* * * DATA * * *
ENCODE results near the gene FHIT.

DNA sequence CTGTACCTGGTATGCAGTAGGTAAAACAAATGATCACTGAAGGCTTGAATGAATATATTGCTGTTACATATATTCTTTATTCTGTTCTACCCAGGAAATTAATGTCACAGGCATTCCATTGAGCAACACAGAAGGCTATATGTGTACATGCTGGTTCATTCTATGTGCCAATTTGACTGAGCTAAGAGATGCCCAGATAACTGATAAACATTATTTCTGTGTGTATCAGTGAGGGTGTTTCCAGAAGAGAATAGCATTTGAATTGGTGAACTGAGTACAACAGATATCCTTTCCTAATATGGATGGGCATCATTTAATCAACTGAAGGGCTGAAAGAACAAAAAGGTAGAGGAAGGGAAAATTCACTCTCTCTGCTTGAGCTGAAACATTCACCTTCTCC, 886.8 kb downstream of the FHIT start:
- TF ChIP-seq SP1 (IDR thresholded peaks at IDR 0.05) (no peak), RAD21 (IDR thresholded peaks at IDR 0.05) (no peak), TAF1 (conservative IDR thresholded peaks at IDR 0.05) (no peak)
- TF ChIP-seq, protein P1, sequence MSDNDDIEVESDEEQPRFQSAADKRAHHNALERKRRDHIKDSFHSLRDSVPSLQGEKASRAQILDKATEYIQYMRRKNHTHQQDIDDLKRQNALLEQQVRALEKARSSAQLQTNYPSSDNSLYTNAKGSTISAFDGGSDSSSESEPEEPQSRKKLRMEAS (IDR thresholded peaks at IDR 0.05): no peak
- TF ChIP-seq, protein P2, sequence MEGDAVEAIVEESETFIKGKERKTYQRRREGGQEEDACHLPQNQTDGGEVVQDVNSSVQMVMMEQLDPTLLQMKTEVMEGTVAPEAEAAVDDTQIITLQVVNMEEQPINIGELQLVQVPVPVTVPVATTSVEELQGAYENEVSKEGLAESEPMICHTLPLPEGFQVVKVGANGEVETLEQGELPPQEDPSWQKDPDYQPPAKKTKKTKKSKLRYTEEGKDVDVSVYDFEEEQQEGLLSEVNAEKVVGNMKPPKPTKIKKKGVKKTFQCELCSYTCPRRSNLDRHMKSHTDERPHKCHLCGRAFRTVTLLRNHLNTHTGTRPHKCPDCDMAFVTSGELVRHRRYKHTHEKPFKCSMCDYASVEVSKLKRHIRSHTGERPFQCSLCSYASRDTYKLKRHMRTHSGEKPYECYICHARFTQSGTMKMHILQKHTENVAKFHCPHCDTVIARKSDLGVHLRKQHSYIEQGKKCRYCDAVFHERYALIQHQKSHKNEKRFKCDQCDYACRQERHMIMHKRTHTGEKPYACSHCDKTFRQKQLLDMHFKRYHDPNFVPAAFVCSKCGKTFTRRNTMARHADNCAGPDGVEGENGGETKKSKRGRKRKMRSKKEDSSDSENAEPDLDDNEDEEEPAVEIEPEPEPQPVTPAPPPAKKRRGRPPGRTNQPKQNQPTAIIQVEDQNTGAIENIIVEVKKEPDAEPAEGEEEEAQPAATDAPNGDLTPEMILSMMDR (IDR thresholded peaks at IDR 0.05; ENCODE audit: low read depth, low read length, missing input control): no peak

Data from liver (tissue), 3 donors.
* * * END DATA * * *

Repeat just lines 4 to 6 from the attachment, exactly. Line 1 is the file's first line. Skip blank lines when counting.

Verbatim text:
- TF ChIP-seq, protein P1, sequence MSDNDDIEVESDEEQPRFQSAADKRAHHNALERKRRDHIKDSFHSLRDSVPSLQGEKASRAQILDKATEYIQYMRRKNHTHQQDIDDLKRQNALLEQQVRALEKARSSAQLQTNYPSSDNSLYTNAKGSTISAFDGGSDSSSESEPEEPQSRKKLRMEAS (IDR thresholded peaks at IDR 0.05): no peak
- TF ChIP-seq, protein P2, sequence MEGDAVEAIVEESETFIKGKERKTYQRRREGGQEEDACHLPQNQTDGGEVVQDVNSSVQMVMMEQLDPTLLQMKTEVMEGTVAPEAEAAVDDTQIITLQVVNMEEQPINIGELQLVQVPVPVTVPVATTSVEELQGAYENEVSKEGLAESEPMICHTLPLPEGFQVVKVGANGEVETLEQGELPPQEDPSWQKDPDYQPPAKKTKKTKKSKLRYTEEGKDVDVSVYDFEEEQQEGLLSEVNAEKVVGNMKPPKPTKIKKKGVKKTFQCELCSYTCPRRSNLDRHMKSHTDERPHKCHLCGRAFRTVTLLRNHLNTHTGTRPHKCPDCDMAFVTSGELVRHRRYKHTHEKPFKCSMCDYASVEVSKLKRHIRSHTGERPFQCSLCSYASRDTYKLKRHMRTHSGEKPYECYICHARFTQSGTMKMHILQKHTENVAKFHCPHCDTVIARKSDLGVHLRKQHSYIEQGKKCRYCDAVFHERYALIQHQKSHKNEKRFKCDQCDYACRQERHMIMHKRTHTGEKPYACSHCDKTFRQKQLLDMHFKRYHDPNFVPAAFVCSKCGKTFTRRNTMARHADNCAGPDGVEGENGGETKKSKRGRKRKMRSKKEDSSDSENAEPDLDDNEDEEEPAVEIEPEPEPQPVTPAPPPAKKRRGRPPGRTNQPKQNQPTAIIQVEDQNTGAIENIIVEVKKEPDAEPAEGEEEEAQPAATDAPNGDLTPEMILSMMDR (IDR thresholded peaks at IDR 0.05; ENCODE audit: low read depth, low read length, missing input control): no peak

Data from liver (tissue), 3 donors.